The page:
We’ve been meaning to do it for ages. Every time we looked at our ratty windows, we thought, “We really need to replace those windows.” But, for a long time, we didn’t. It was a big hassle, an upheaval, and most of all, it was going to be expensive and we had to save. Then we had to get our soffits and facias replaced before the mouldy, rotten things started to let water into the roof and cause us even more expense. That was also a hassle and upheaval (though confined to the outside of the house). However, when it was finished, the suddenly gleaming facia boards threw our rotten windows into stark relief. I’ve come to think of it as a kind of alternative Right Said Fred process, in which every improvement you make to your house necessitates further improvements because the rest of your house now looks much worse in contrast.
The windows were probably installed when the house was built. They were in fact double glazing units, but very thin and poor insulators by modern standards. What’s more, at some point, the seals on the units failed, so they collected condensation between the panes. They had wooden frames, and while I generally like wood, these were apparently cheap pine doing a bad impersonation of very dark mahogany, and they made the house look even more gloomy than it actually is, inside and out. They had been poorly maintained, and although we tried to patch up the rotten bits, it was a losing battle. They were warped and swollen and you had to put your shoulder to the windows to open them, running the risk of plummeting from an upstairs window every time. The time had come to pay the money and get them replaced with modern, white UPVC units. I’m not really a fan of UPVC, but we certainly didn’t have the money to install eco-friendly windows with nice oak frames, so UPVC it had to be.
We had the windows installed last week, and it has made an amazing difference. It’s incredible how much lighter it seems in the house, just because the frames are white rather than dark brown. The windows open easily and lock securely, and when I approach the house from outside, it actually looks like a nice, well-maintained house rather than a bit of a dump. It’s also a lot warmer (and quieter) in the house, we we’ve been able to turn the heating down. I can’t believe we didn’t do it earlier.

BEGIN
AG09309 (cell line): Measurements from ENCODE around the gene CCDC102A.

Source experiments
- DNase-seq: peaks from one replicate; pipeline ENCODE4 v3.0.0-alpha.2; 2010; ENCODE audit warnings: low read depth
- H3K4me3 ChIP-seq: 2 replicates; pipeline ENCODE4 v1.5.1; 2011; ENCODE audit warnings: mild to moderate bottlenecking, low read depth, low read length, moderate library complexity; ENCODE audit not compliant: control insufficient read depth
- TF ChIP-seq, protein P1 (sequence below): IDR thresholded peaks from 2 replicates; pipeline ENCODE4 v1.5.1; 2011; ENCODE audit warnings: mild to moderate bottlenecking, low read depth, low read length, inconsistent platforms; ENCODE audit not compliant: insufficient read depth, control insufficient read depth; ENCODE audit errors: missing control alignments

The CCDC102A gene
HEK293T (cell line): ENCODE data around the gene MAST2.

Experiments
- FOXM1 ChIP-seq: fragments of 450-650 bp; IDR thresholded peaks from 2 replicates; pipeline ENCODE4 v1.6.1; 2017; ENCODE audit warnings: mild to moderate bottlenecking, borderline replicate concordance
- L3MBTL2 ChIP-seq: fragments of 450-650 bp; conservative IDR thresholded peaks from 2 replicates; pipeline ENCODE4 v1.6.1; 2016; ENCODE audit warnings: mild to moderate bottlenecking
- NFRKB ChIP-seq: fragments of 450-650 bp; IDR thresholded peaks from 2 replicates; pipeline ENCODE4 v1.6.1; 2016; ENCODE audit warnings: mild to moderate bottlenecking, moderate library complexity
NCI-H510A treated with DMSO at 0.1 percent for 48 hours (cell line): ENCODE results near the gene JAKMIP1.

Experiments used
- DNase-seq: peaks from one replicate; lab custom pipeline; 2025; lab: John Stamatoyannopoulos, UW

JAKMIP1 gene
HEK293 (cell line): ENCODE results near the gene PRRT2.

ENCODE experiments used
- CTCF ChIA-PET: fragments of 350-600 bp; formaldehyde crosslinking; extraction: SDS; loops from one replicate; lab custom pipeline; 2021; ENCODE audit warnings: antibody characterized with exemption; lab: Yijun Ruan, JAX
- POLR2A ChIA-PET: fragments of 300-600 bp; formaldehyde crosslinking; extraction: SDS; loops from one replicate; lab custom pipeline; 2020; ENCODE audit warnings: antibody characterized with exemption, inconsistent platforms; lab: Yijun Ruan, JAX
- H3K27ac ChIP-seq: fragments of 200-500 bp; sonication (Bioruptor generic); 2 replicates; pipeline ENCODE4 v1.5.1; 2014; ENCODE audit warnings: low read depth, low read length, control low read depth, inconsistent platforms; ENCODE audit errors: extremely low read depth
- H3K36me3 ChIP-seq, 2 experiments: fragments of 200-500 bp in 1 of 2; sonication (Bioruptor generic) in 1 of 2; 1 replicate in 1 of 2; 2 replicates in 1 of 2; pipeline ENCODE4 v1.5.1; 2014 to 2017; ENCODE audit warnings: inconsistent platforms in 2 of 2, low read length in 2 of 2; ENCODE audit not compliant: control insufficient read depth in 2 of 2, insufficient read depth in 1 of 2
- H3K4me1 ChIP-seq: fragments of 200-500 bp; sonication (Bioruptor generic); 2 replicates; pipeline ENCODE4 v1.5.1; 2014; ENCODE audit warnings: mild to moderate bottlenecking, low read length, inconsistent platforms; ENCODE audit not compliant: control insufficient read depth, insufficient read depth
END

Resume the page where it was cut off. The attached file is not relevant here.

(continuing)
We did have to put the cats into the cattery for a couple of nights. They are house cats with absolutely no road sense, and it would have been really stressful for us trying to confine them in the rooms that still had windows, not to mention the fact that all the drilling would have freaked them out. The cattery is a very nice place, run by a lovely woman, and they don’t seem to mind being there too much. Their initial reactions are always hilarious though. Bianca trots straight out the carrying box, sees the cat activity centre thing and roars straight up it, really excited. Bella, though she acts the alpha cat, is a total chicken at heart, and reluctantly slinks out of the box. When we closed the door of the run and got ready to leave, she looked up at me with enormous eyes and droopy ears (exactly like this), and if you’ll forgive a bit of LOLCAT anthropomorphism for a moment, seemed to be saying “WHY U LEEVE ME HEER IN THIS PLACE WIV NO CARPET?”.
When we got back after the work had been completed, they both were magnificently unimpressed with the new windows, but very pleased to be home. Bella snuggled up on my lap at the earliest opportunity, and when we temporarily misplaced Bianca later, we eventually found her snuggled under the duvet on our bed, with just the top of her head visible as it rested gently on Mr. Bsag’s pillow. They were glad to have their home back, and so are we.